This trend is destined to continue, the train has now left. However, strict regulations will be needed to ensure that quality is offered in both service provision and data protection.
7 Not all digital health technologies hit the market
While investments in digital health have received a huge boost and technologies such as telemedicine and wellness apps have become commonplace in 2020, not all technologies came to market last year.
There is a promising solution in particular that we have been waiting for for a few years now: 3D printed chalks. They exceed the performance of traditional plaster. And they do it in many ways: they are tailor-made, waterproof, easily removable, and even prevent infections and muscle atrophy. However, they are still little seen in common practice.
This poor adoption is attributable to several causes. First of all, the slowness in production and the cost: a 3D printed plaster costs around 100 euro.
The pandemic has accelerated the demand for 3D printers in hospitals to provide for in-house creation of spare parts. Their spread can also make 3D printed casts more common. There are also companies like Xkelet e CastPrint that they push the solution forward in the hope of affirming itself. The future, however, is a step further with "biomorphic" shells that mimic nature and not immobilized the limbs (here I talked about Scaled, a fantastic dynamic brace project).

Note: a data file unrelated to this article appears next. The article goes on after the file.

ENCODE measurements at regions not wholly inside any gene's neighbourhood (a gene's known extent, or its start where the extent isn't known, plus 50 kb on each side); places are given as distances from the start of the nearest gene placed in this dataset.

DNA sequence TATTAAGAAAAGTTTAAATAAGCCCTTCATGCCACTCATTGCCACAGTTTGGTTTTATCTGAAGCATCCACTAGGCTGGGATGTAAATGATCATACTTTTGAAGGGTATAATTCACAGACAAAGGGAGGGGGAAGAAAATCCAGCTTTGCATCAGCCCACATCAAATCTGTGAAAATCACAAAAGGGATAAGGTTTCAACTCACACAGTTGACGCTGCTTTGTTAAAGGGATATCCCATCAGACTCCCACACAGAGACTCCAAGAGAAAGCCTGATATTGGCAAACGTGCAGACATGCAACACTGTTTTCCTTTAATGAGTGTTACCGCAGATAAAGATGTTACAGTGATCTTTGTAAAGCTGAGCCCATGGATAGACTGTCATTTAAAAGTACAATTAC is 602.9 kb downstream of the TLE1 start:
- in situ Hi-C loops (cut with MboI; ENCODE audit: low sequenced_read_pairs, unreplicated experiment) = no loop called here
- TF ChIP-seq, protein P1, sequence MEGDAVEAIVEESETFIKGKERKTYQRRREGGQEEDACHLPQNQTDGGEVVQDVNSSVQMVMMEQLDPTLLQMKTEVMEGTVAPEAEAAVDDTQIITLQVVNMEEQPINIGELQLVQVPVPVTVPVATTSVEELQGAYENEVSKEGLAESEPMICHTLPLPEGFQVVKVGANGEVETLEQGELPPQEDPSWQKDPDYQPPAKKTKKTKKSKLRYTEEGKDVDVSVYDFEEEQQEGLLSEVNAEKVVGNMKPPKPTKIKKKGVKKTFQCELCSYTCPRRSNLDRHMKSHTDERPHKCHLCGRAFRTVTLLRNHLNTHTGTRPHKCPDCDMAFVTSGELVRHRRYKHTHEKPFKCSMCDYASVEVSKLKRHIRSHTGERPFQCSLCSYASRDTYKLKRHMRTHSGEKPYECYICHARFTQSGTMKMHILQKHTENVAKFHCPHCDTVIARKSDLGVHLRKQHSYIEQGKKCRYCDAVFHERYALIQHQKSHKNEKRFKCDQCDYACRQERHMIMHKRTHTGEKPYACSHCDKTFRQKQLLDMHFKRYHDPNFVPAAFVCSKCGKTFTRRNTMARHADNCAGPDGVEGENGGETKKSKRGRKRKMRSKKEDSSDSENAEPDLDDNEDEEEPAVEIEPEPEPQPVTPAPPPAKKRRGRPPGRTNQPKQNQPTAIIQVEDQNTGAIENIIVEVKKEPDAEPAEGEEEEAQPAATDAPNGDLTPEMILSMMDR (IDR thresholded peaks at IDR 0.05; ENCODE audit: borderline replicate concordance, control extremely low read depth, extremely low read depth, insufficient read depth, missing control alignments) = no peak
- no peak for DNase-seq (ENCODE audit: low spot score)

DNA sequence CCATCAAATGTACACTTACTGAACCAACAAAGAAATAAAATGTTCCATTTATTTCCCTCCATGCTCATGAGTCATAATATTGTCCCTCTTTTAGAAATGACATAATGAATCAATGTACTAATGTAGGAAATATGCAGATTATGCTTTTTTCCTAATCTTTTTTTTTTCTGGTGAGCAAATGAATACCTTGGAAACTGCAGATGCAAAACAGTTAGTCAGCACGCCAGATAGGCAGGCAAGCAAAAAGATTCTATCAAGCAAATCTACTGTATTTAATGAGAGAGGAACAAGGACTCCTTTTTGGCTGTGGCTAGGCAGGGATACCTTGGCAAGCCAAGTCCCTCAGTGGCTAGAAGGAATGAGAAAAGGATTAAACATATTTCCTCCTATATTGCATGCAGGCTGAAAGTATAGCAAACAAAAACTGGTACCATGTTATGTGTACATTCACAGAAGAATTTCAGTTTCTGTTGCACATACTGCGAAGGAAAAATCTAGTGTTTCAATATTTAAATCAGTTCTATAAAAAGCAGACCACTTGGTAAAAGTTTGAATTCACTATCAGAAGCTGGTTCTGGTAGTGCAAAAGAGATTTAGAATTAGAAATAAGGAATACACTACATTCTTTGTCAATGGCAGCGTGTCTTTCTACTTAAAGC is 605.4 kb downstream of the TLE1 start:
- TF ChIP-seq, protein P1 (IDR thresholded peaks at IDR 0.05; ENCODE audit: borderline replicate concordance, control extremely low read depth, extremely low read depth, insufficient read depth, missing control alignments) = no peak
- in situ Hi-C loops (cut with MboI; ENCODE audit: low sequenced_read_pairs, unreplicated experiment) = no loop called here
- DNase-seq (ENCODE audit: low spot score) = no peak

8 The era of smartwatch patients requires a cultural shift
When someone shows up at the hospital because their smartwatch presents them with bad heart data, that's one more patient. And if the reading of the smartwatch or tracker also turns out to be a false positive, chaos has served, and the health system is unnecessarily overloaded.
The boom in devices that track our health and vital signs presents great opportunities and problems to prevent.
We need a cultural transformation. Hand in hand with the adoption of these tools, all the actors on stage (from politicians to doctors, passing through patients and manufacturers) will have to change their mentality.
First of all, more homogeneous standards are needed. These digital health devices require a small learning curve. It is necessary to train patients and doctors in the use and consultation of these tools.
It is then necessary to prepare specific monitoring and intervention channels.
In short, there is work. In this sense, 2021 will not see revolutions.